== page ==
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|Title:||Enhancement of product quality and productivity of a small household electrical appliance company using microcellular injection molding technology|
|Keywords:||Hong Kong Polytechnic University -- Dissertations|
Electric household appliances industry.
Quality of products.
Injection molding of plastics -- Technological innovations.
|Publisher:||The Hong Kong Polytechnic University|
|Abstract:||The Small Electrical Household Appliance (SHEA) manufacturers in Hong Kong are encountering an unfavorable business environment because of the increase in material/labor/overhead costs in China. The profit mode of the industry is shifting from economy of scale to economy of scope, and the range and quality of products are of paramount importance for winning orders. The development of new products drives companies to pursuit innovative processing technology. The partner company of this project has invested in Microcellular Injection Molding (MuCell IM) technology; the ability of this technology to provide economy benefits to the automobile, office equipment and consumer electronic industries has been proven. However, the possibility of enhancing the productivity in relatively less sophisticated and value-added SHEA products is questionable, and a roadmap for MuCell IM technology implementation is not available. The change in material properties and the incomplete process logistics of MuCell IM technology lead to a lack of capability of the engineers/designers in the company to predict product performance and optimize the process parameters settings. Therefore, fundamental understanding of all the relevant steps along the process chain is mandatory in order to select the right candidate for the appropriate application and determine the right processing conditions for a reasonable justification.|
In order to cope with the above scenario, a structural approach for MuCell Injection Molding Implementation (MIMI) is developed. It is argued that the MuCell technology can be appropriately adopted with the deployment of the proposed system and the product quality and productivity can be enhanced with MuCell IM technology. The research methodology consists of six steps: (i) Identification of the Ungoverned MuCell IM Product and Process Design Parameters and Formation of an Axioms Library, (ii) Decomposition of the Product and Process Design Requirements for SHEA Products, (iii) Supplementation of Incomplete Axioms for the MuCell IM Process, (iv) Development of a Product Selection Scoring Checklist for MuCell IM Applications, (v) Development of a Systematic Approach for MuCell IM Process Design and (vi) Performance Evaluation and Justification. The proposed model has been verified through a case study involving toasters in the partner company. The projected annual cost saving is HKD 3.5 million provided that the components are correctly selected and the process parameters are properly designed. The majority of savings for thin wall components is due to scrap reduction (10%), with improved product conformance, whilst the major achievement in thick wall parts is attributed to scrap (4%) and material reduction (15%). During the implementation of MuCell IM to SHEA products, it was found that the compatibility problem of machine configuration with products and the extensive experimental resources are the two major considerations before investment. Alternatively, certain potential benefit is found in designing the product with the foaming process, which can further improve product quality, productivity and product scope of a SHEA company. Lastly, this work demonstrates how the productivity concept can be applied to manage MuCell IM technology in the SHEA industry and it is concluded that the deployment of MuCell IM to enhance SHEA industry productivity is profitable, but extensive effort has to be paid in experimentation, product validation and continuous development.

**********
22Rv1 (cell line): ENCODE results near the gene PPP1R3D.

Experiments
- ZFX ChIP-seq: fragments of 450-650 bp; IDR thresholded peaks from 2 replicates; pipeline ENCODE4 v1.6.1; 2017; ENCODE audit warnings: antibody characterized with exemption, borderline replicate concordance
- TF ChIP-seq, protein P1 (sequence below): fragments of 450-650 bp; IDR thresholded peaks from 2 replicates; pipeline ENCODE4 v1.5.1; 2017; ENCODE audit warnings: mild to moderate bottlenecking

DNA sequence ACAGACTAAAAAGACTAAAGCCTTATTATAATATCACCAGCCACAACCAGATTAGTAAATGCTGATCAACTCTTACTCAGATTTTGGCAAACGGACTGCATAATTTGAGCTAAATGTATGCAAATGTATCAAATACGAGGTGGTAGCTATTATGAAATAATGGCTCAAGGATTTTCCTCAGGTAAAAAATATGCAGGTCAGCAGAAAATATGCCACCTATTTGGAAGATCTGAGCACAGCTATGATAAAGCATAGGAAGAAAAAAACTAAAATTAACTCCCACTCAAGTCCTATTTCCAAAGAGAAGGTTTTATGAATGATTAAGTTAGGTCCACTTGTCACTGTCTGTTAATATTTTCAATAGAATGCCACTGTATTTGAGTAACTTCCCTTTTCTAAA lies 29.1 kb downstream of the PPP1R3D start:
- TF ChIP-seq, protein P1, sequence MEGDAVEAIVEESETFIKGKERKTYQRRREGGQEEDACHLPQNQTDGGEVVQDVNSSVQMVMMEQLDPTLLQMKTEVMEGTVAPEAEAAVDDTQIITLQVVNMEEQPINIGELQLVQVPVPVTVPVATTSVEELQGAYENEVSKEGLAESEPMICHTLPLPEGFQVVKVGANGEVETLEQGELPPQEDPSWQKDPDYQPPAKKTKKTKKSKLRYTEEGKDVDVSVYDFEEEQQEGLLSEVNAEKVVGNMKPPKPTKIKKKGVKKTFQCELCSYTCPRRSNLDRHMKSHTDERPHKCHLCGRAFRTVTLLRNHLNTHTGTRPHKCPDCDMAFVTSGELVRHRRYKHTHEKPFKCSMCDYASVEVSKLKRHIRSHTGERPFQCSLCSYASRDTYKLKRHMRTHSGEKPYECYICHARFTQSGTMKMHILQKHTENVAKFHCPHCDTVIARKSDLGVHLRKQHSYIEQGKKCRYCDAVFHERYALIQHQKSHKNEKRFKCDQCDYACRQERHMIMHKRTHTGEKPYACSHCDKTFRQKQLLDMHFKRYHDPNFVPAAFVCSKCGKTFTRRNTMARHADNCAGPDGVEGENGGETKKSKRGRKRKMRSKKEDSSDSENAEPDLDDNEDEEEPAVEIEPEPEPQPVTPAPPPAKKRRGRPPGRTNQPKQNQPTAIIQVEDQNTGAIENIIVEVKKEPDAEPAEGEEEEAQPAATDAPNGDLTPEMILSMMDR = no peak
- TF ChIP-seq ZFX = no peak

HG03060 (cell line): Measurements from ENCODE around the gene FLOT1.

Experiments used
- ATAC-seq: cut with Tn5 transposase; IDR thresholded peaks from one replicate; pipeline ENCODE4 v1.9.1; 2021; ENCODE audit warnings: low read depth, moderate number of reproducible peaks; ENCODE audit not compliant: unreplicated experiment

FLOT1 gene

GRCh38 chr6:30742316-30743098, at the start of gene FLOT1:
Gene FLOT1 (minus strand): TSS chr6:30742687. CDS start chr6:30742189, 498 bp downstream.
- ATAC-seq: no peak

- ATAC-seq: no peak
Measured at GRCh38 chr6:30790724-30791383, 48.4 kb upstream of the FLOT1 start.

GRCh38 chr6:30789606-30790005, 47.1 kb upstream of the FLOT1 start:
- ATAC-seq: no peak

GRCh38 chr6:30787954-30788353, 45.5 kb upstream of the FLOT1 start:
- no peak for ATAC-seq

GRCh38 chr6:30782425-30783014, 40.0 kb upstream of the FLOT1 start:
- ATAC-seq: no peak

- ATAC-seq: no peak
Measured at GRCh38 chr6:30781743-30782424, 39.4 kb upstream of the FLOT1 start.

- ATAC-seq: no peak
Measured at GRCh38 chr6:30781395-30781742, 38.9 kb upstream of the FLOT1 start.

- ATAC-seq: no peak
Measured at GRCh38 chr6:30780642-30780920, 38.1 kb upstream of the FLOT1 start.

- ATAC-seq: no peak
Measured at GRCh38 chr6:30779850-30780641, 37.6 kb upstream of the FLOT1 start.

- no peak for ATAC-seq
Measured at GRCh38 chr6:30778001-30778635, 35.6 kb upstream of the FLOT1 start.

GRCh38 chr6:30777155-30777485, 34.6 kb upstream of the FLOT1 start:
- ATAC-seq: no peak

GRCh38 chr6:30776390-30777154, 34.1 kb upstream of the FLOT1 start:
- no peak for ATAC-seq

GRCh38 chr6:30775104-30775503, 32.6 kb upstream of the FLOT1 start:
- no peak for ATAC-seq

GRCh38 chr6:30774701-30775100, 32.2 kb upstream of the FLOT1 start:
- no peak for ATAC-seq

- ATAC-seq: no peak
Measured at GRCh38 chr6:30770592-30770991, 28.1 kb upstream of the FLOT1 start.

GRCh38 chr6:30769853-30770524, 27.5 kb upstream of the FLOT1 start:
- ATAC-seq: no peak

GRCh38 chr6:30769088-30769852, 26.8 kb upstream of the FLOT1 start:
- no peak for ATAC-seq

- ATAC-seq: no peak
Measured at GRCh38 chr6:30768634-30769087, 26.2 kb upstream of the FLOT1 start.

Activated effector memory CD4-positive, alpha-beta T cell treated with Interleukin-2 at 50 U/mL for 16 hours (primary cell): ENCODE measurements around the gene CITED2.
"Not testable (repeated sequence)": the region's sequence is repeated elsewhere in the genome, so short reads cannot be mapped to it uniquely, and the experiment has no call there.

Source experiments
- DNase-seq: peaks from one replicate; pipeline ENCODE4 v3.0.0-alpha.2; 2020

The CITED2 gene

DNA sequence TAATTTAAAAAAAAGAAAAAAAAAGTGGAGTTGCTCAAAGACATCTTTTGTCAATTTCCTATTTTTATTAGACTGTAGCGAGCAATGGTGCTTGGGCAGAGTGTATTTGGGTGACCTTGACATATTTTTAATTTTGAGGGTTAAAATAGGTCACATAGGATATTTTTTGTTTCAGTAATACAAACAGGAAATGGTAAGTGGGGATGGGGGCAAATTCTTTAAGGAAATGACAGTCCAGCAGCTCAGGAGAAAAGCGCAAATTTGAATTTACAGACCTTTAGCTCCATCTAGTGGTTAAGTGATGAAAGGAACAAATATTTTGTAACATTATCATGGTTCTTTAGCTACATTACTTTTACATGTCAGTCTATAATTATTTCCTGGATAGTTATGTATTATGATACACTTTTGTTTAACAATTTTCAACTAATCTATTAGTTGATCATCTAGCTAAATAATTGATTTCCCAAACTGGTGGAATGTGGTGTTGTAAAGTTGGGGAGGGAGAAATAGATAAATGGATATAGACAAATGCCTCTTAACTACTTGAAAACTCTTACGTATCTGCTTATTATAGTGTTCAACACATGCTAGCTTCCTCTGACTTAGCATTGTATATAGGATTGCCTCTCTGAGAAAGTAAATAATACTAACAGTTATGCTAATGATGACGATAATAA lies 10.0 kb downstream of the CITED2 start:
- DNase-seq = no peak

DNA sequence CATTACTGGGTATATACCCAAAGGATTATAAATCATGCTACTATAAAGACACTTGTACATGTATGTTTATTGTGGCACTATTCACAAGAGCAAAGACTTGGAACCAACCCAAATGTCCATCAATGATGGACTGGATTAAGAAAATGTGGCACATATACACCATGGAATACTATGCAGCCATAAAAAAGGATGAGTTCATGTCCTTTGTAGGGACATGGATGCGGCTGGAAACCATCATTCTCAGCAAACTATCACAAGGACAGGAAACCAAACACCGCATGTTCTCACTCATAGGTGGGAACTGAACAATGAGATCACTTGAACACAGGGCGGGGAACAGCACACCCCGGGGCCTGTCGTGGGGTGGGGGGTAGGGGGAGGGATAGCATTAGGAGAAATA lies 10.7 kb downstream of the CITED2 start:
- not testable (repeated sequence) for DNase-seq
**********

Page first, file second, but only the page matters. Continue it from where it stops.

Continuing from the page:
|Description:||xviii, 239 leaves : ill. (some col.) ; 30 cm.|
PolyU Library Call No.: [THS] LG51 .H577M ISE 2010 Chung
|Rights:||All rights reserved.|
|Appears in Collections:||Thesis|
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Checked on Feb 26, 2017
Checked on Feb 26, 2017
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